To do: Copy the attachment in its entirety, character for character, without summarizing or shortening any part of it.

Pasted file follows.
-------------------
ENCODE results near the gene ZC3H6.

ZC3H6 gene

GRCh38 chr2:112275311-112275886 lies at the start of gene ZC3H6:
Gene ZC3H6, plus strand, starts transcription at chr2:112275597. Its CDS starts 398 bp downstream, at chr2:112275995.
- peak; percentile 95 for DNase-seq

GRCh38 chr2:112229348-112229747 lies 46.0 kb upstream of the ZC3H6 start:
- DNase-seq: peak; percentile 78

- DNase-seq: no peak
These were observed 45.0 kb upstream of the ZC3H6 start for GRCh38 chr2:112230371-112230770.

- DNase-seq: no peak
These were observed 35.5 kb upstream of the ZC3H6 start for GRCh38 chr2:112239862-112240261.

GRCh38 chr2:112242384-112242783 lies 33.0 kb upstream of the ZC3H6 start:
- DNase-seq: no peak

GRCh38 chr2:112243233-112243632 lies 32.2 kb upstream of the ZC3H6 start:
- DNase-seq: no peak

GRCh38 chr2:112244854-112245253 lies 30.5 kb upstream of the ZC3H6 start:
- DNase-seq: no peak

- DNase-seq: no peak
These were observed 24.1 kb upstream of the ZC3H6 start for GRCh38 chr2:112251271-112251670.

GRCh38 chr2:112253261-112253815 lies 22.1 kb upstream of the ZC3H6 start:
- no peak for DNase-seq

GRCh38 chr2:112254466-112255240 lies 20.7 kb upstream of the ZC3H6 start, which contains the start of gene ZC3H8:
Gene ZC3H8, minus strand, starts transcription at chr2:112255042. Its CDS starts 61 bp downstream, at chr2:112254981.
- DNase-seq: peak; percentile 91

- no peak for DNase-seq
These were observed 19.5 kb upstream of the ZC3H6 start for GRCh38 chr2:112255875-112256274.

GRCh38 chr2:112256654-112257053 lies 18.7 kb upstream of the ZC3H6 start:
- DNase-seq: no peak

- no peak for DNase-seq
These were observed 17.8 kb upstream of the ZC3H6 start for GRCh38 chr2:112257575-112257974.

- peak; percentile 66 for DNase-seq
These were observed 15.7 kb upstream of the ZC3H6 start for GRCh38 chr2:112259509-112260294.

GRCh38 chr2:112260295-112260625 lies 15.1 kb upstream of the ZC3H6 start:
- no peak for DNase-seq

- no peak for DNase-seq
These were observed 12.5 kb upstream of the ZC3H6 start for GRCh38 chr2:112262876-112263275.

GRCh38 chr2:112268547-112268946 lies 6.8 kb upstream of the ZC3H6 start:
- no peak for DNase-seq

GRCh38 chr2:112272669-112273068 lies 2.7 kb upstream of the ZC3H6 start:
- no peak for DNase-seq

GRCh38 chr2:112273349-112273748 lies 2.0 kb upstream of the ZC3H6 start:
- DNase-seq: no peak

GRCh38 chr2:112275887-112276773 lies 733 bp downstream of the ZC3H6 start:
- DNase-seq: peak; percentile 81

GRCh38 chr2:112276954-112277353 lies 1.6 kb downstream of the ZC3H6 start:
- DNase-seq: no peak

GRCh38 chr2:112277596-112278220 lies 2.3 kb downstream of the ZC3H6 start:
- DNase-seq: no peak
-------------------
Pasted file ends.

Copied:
ENCODE results near the gene ZC3H6.

ZC3H6 gene

GRCh38 chr2:112275311-112275886 lies at the start of gene ZC3H6:
Gene ZC3H6, plus strand, starts transcription at chr2:112275597. Its CDS starts 398 bp downstream, at chr2:112275995.
- peak; percentile 95 for DNase-seq

GRCh38 chr2:112229348-112229747 lies 46.0 kb upstream of the ZC3H6 start:
- DNase-seq: peak; percentile 78

- DNase-seq: no peak
These were observed 45.0 kb upstream of the ZC3H6 start for GRCh38 chr2:112230371-112230770.

- DNase-seq: no peak
These were observed 35.5 kb upstream of the ZC3H6 start for GRCh38 chr2:112239862-112240261.

GRCh38 chr2:112242384-112242783 lies 33.0 kb upstream of the ZC3H6 start:
- DNase-seq: no peak

GRCh38 chr2:112243233-112243632 lies 32.2 kb upstream of the ZC3H6 start:
- DNase-seq: no peak

GRCh38 chr2:112244854-112245253 lies 30.5 kb upstream of the ZC3H6 start:
- DNase-seq: no peak

- DNase-seq: no peak
These were observed 24.1 kb upstream of the ZC3H6 start for GRCh38 chr2:112251271-112251670.

GRCh38 chr2:112253261-112253815 lies 22.1 kb upstream of the ZC3H6 start:
- no peak for DNase-seq

GRCh38 chr2:112254466-112255240 lies 20.7 kb upstream of the ZC3H6 start, which contains the start of gene ZC3H8:
Gene ZC3H8, minus strand, starts transcription at chr2:112255042. Its CDS starts 61 bp downstream, at chr2:112254981.
- DNase-seq: peak; percentile 91

- no peak for DNase-seq
These were observed 19.5 kb upstream of the ZC3H6 start for GRCh38 chr2:112255875-112256274.

GRCh38 chr2:112256654-112257053 lies 18.7 kb upstream of the ZC3H6 start:
- DNase-seq: no peak

- no peak for DNase-seq
These were observed 17.8 kb upstream of the ZC3H6 start for GRCh38 chr2:112257575-112257974.

- peak; percentile 66 for DNase-seq
These were observed 15.7 kb upstream of the ZC3H6 start for GRCh38 chr2:112259509-112260294.

GRCh38 chr2:112260295-112260625 lies 15.1 kb upstream of the ZC3H6 start:
- no peak for DNase-seq

- no peak for DNase-seq
These were observed 12.5 kb upstream of the ZC3H6 start for GRCh38 chr2:112262876-112263275.

GRCh38 chr2:112268547-112268946 lies 6.8 kb upstream of the ZC3H6 start:
- no peak for DNase-seq

GRCh38 chr2:112272669-112273068 lies 2.7 kb upstream of the ZC3H6 start:
- no peak for DNase-seq

GRCh38 chr2:112273349-112273748 lies 2.0 kb upstream of the ZC3H6 start:
- DNase-seq: no peak

GRCh38 chr2:112275887-112276773 lies 733 bp downstream of the ZC3H6 start:
- DNase-seq: peak; percentile 81

GRCh38 chr2:112276954-112277353 lies 1.6 kb downstream of the ZC3H6 start:
- DNase-seq: no peak

GRCh38 chr2:112277596-112278220 lies 2.3 kb downstream of the ZC3H6 start:
- DNase-seq: no peak